Sharing stories and searching for sleep – WPC2019 | 5
In this episode, I talk with Dr. Aleksander Videnovic, a neurologist specializing is movement disorders and sleep medicine at Massachusetts General Hospital and Harvard Medical School. Dr. Videnovic will be speaking at WPC and hosting a roundtable, both of which will focus on Tips and Tricks to Managing Sleep Disorders in Parkinson’s. This link will take you to the full program schedule. The first tip he shares is to report poor sleep to your neurologist and general practitioner. He says sleep disorders are widely under-reported.
The most common issue for people with Parkinson’s is sleep fragmentation. It’s a Parkinson’s specific insomnia that makes it difficult to stay asleep through the night. Dr. Videnovic preaches the importance of a good night’s sleep, “We need sleep to reset our system, we need sleep to consolidate our memories and even more recently it has been discovered that sleep is the stage during which toxic metabolites get eliminated from our brain and from our nerve cells.” If that toxic waste is not expelled from our brain, Dr. Videnovic notes it can cause negative effects on person’s performance, safety, alertness, exacerbate symptoms of Parkinson’s disease or keep Parkinson’s medications from working effectively.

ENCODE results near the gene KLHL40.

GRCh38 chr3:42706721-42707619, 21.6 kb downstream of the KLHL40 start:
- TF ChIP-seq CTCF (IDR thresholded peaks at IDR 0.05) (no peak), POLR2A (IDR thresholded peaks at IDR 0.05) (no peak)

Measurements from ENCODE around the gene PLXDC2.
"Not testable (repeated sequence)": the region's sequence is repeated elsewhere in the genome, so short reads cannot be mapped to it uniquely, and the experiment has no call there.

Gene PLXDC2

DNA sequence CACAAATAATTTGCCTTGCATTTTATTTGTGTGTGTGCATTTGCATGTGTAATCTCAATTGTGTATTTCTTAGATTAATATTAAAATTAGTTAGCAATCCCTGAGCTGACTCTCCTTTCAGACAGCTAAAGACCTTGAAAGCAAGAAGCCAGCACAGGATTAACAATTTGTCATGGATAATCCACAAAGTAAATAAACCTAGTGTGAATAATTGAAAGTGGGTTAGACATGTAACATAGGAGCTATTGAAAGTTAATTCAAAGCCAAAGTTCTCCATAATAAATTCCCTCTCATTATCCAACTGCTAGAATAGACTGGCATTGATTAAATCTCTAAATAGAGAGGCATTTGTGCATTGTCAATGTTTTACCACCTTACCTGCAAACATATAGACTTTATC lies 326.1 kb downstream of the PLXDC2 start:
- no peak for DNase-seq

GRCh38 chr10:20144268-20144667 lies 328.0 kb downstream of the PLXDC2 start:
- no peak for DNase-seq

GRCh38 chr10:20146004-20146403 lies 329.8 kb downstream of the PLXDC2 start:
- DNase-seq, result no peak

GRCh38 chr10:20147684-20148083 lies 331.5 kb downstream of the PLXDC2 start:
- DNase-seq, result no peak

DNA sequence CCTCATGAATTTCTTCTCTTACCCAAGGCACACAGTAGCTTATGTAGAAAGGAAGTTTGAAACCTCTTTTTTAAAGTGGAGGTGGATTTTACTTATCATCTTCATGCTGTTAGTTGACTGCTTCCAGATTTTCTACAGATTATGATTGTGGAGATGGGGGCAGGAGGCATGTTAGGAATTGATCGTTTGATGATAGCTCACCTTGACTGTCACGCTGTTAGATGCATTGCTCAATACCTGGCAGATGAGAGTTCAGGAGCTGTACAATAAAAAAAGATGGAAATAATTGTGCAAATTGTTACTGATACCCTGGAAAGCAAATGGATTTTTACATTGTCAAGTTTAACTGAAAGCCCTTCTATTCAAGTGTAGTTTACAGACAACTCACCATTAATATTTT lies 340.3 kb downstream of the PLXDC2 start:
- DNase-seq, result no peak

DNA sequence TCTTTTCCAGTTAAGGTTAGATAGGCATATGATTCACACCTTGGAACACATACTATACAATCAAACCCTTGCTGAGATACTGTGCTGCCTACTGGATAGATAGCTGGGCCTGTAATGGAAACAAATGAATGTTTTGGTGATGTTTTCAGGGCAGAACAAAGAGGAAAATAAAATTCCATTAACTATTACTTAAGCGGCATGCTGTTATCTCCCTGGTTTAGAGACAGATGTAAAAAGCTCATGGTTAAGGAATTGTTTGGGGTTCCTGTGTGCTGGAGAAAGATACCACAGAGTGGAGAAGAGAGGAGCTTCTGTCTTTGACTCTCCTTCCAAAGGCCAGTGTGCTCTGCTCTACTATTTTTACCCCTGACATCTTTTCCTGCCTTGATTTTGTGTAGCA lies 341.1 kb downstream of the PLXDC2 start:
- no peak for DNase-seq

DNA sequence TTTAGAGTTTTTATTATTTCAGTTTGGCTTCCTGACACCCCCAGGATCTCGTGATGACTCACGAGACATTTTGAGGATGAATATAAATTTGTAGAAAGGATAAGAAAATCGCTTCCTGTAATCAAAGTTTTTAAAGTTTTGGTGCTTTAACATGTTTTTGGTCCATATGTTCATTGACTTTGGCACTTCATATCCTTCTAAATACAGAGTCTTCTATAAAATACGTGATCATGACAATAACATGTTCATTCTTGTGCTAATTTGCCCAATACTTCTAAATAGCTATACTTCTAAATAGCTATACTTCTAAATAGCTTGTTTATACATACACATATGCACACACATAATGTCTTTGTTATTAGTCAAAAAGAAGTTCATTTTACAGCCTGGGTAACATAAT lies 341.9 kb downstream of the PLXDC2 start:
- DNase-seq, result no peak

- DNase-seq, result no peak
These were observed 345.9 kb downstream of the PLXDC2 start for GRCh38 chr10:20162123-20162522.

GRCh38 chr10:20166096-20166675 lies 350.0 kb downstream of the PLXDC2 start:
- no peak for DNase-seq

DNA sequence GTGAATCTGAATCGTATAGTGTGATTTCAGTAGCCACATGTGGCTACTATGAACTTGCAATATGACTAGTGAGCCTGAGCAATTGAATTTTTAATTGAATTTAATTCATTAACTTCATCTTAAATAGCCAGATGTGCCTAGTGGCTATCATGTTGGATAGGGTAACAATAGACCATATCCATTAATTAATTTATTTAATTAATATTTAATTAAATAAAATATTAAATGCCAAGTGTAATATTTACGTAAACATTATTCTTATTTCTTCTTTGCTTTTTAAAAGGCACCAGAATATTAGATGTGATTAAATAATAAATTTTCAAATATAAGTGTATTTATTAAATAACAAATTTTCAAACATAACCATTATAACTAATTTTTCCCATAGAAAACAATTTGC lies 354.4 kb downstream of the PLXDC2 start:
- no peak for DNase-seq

Each episode of the WPC2019 Podcast, I’m going to check in with James Heron, the Executive Director of the Japanese-Canadian Cultural Centre to teach us a new word or phrase and help us better understand the culture so we can avoid embarrassing ourselves or offending our hosts. This episode, Heron explains the Japanese people deal in a lot of ambiguity. It is difficult at times to draw out opinions or get a definitive yes or no answer. Culturally, Heron says this is tied to the important and fundamental Japanese concept of harmony or “Wa.” The word Wa is often used in the Japanese language to give a connotation of something’s Japanese-ness. For instance, Washoku, is Japanese food and Wafuku is Japanese clothing. You can Google the words to hear proper pronunciations.